Why do we read fiction? Unlike an algebra textbook or a cookbook, our motivations for reading something that is totally ‘make believe’ is unclear. Of course, there are obvious answers to my question – we read ‘for fun’ or simply because we want to ‘know what happens.’ Lately, I have been reading memoirs, but I decided to take a short break and switch back to fiction, but in the middle of the story, I caught myself asking myself – why am I reading this?
I just finished reading the book Indecent by Corrine Sullivan. While I must admit that I read the book quickly and enthusiastically, I can’t say that I really enjoyed the story. What does that mean? I’ll try to explain. Reading Indecent was like witnessing the awkward geek trying to ask out the head cheerleader in the high school hallway – it’s a cringeworthy sight, but you cannot help but stare and strain your ears to catch every uncomfortable detail of the encounter. Indecent is the story of Imogene, a shy, unconfident, uncomfortable 22-year old, who begins working as a teaching assistant at an all-boys, elite boarding school. The adolescent boys smell of money, carry themselves like future presidents and CEOs, and despite their sometimes-crude natures, are whip-smart. Imogene with her working-class upbringing, Buffalo State education, and XX chromosomes make her feel like a sore thumb on an otherwise pristinely manicured hand.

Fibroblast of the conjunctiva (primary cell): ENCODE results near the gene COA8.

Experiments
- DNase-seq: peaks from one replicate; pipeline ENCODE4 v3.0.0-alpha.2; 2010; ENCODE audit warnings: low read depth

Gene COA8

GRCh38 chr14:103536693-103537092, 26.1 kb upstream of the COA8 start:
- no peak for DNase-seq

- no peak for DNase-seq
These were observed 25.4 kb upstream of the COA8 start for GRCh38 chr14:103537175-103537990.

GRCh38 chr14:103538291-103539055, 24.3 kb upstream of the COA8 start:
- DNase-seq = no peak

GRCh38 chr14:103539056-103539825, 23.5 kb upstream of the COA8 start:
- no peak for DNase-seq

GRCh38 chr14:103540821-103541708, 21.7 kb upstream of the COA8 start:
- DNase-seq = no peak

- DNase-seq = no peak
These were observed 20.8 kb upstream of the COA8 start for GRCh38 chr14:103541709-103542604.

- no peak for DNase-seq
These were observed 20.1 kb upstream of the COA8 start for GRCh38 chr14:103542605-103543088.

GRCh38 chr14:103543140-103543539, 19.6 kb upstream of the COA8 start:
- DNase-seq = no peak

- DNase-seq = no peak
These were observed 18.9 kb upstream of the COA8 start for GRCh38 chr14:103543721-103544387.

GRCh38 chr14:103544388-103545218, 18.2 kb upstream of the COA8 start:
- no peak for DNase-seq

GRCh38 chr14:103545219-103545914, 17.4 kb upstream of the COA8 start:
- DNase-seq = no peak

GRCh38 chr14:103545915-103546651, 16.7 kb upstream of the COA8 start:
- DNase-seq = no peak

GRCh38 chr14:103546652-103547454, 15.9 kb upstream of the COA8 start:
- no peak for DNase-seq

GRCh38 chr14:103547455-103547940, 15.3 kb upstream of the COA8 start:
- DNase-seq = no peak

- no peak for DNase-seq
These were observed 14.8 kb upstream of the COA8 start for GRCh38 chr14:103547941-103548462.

Despite a few uncomfortable interactions with the raucous youths, one teen shows a passionate interest in Imogene that makes her feel accepted like a warm embrace. An intense, illicit affair ensues and the uptight, naïve Imogene hopelessly falls head over heels….
As soon as I saw where the plot of the book was going – authority figure falling for the forbidden student – I wanted to put the book down. Not because of the premise – in fact, I feel this story can be quite compelling (“The Graduate” [kind of], “Dawson’s Creek,” etc.) – but because I found Imogene to be a totally unrelatable protagonist. This classic story took a turn for the unbearable. Imogene exercises horrible judgement at every turn. Imogene’s decisions are so ill-considered (asinine really) that I found myself wanting to disassociate with her as the reader. Why do we read fiction? Sometimes we are wanting to explore new and exciting scenarios that are off-limits to us in real life. A protagonist that is clever, curious, open, and relatable allows us to put ourselves in this person’s shoes if only for 300 or so pages and enjoy a new experience. Even though a protagonist may not always do what we would do, we usually do not question their actions, rather we accept them and follow through with them to quench our own curiosity. Imogene, by design, is no such character. She seems to be the densest one in the room at all times (and that’s saying a lot as most of the action takes place in a boarding school for teenage boys). We want to scream, “no,” and “stop,” and “are you kidding me!?” as she digs herself into a deeper and deeper hole. Everyone makes mistakes, but we cannot feel sympathy for Imogene because we don’t respect her.
If you are looking for a book with scandal or some light entertainment, Indecent certainly fits the bill. However, if you are looking for something more compelling, I would pass on this title.